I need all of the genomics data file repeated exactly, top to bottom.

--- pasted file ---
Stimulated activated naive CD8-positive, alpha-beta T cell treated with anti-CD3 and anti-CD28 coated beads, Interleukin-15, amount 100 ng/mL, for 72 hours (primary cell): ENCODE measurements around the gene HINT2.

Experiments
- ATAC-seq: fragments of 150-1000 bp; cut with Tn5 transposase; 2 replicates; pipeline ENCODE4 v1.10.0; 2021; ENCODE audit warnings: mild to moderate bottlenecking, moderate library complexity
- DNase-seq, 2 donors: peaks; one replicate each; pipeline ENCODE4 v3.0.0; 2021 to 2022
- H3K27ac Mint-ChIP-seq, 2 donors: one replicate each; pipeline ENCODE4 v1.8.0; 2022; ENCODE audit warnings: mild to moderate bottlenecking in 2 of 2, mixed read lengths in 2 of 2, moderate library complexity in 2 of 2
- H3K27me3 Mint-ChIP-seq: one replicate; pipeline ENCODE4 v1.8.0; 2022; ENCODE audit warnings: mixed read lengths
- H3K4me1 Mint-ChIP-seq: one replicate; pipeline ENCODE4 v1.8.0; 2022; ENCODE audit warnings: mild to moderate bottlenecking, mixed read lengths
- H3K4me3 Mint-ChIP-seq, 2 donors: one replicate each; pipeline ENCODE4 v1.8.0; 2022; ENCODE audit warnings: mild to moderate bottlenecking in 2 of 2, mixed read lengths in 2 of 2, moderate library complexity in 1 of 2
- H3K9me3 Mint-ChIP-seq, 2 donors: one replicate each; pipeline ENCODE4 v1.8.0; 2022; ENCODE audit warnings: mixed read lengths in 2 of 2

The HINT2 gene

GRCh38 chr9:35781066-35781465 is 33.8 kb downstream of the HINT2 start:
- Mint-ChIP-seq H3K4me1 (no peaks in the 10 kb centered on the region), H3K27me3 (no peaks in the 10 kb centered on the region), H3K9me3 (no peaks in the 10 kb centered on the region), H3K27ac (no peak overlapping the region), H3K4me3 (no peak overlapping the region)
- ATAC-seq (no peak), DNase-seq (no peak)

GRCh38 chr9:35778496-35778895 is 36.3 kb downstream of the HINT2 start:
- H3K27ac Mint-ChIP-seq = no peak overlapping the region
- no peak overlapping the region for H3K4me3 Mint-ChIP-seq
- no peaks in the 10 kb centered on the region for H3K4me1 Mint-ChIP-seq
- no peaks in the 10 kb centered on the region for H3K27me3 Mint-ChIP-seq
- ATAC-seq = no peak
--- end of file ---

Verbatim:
Stimulated activated naive CD8-positive, alpha-beta T cell treated with anti-CD3 and anti-CD28 coated beads, Interleukin-15, amount 100 ng/mL, for 72 hours (primary cell): ENCODE measurements around the gene HINT2.

Experiments
- ATAC-seq: fragments of 150-1000 bp; cut with Tn5 transposase; 2 replicates; pipeline ENCODE4 v1.10.0; 2021; ENCODE audit warnings: mild to moderate bottlenecking, moderate library complexity
- DNase-seq, 2 donors: peaks; one replicate each; pipeline ENCODE4 v3.0.0; 2021 to 2022
- H3K27ac Mint-ChIP-seq, 2 donors: one replicate each; pipeline ENCODE4 v1.8.0; 2022; ENCODE audit warnings: mild to moderate bottlenecking in 2 of 2, mixed read lengths in 2 of 2, moderate library complexity in 2 of 2
- H3K27me3 Mint-ChIP-seq: one replicate; pipeline ENCODE4 v1.8.0; 2022; ENCODE audit warnings: mixed read lengths
- H3K4me1 Mint-ChIP-seq: one replicate; pipeline ENCODE4 v1.8.0; 2022; ENCODE audit warnings: mild to moderate bottlenecking, mixed read lengths
- H3K4me3 Mint-ChIP-seq, 2 donors: one replicate each; pipeline ENCODE4 v1.8.0; 2022; ENCODE audit warnings: mild to moderate bottlenecking in 2 of 2, mixed read lengths in 2 of 2, moderate library complexity in 1 of 2
- H3K9me3 Mint-ChIP-seq, 2 donors: one replicate each; pipeline ENCODE4 v1.8.0; 2022; ENCODE audit warnings: mixed read lengths in 2 of 2

The HINT2 gene

GRCh38 chr9:35781066-35781465 is 33.8 kb downstream of the HINT2 start:
- Mint-ChIP-seq H3K4me1 (no peaks in the 10 kb centered on the region), H3K27me3 (no peaks in the 10 kb centered on the region), H3K9me3 (no peaks in the 10 kb centered on the region), H3K27ac (no peak overlapping the region), H3K4me3 (no peak overlapping the region)
- ATAC-seq (no peak), DNase-seq (no peak)

GRCh38 chr9:35778496-35778895 is 36.3 kb downstream of the HINT2 start:
- H3K27ac Mint-ChIP-seq = no peak overlapping the region
- no peak overlapping the region for H3K4me3 Mint-ChIP-seq
- no peaks in the 10 kb centered on the region for H3K4me1 Mint-ChIP-seq
- no peaks in the 10 kb centered on the region for H3K27me3 Mint-ChIP-seq
- ATAC-seq = no peak